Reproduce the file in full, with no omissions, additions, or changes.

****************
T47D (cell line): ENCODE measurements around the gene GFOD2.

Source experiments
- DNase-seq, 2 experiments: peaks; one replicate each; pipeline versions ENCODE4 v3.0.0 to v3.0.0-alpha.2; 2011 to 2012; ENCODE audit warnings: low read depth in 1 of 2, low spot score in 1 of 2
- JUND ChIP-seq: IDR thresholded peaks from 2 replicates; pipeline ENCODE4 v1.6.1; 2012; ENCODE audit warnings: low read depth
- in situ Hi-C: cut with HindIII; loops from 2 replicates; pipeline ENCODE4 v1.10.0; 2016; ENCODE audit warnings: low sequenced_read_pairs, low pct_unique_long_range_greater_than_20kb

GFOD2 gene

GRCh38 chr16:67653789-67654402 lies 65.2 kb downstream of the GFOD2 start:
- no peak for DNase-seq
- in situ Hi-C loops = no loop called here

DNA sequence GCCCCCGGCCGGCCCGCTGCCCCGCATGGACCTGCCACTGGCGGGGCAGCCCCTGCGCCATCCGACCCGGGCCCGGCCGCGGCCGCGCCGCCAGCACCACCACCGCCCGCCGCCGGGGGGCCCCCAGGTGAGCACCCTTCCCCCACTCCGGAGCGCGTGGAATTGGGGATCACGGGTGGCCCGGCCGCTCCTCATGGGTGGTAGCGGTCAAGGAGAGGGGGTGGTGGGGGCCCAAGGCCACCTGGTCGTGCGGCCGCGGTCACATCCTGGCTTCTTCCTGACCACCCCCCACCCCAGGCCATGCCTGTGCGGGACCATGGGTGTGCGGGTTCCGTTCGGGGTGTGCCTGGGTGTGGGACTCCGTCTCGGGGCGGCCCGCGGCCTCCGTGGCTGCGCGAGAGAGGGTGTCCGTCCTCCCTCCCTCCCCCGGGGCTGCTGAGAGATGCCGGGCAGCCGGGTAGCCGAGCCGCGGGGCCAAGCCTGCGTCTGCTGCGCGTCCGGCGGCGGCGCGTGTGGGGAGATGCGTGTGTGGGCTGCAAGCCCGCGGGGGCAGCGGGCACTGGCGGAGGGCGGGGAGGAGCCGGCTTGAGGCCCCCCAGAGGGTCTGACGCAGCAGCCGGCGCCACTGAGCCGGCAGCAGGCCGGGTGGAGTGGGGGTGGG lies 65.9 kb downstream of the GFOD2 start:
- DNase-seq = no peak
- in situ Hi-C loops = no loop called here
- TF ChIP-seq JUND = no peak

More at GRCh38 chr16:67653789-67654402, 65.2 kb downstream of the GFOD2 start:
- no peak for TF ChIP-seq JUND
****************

T47D (cell line): ENCODE measurements around the gene GFOD2.

Source experiments
- DNase-seq, 2 experiments: peaks; one replicate each; pipeline versions ENCODE4 v3.0.0 to v3.0.0-alpha.2; 2011 to 2012; ENCODE audit warnings: low read depth in 1 of 2, low spot score in 1 of 2
- JUND ChIP-seq: IDR thresholded peaks from 2 replicates; pipeline ENCODE4 v1.6.1; 2012; ENCODE audit warnings: low read depth
- in situ Hi-C: cut with HindIII; loops from 2 replicates; pipeline ENCODE4 v1.10.0; 2016; ENCODE audit warnings: low sequenced_read_pairs, low pct_unique_long_range_greater_than_20kb

GFOD2 gene

GRCh38 chr16:67653789-67654402 lies 65.2 kb downstream of the GFOD2 start:
- no peak for DNase-seq
- in situ Hi-C loops = no loop called here

DNA sequence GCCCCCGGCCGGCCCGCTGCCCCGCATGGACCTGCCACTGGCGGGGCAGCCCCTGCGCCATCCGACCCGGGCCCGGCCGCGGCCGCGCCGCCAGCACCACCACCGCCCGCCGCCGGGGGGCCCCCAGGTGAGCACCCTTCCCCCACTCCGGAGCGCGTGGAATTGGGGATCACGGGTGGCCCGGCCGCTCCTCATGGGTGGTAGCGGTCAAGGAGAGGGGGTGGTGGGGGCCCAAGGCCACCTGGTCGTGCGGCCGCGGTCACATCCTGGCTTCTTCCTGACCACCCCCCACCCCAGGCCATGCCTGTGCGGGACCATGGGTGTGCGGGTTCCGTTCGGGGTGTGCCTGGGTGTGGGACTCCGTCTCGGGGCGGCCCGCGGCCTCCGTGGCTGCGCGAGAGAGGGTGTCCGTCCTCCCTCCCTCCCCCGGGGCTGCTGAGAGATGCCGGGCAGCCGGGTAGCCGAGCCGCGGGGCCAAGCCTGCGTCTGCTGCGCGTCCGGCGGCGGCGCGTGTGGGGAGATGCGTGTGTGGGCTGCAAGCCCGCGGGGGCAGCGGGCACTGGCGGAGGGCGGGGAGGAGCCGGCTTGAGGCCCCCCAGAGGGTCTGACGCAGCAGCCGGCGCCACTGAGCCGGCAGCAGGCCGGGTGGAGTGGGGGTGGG lies 65.9 kb downstream of the GFOD2 start:
- DNase-seq = no peak
- in situ Hi-C loops = no loop called here
- TF ChIP-seq JUND = no peak

More at GRCh38 chr16:67653789-67654402, 65.2 kb downstream of the GFOD2 start:
- no peak for TF ChIP-seq JUND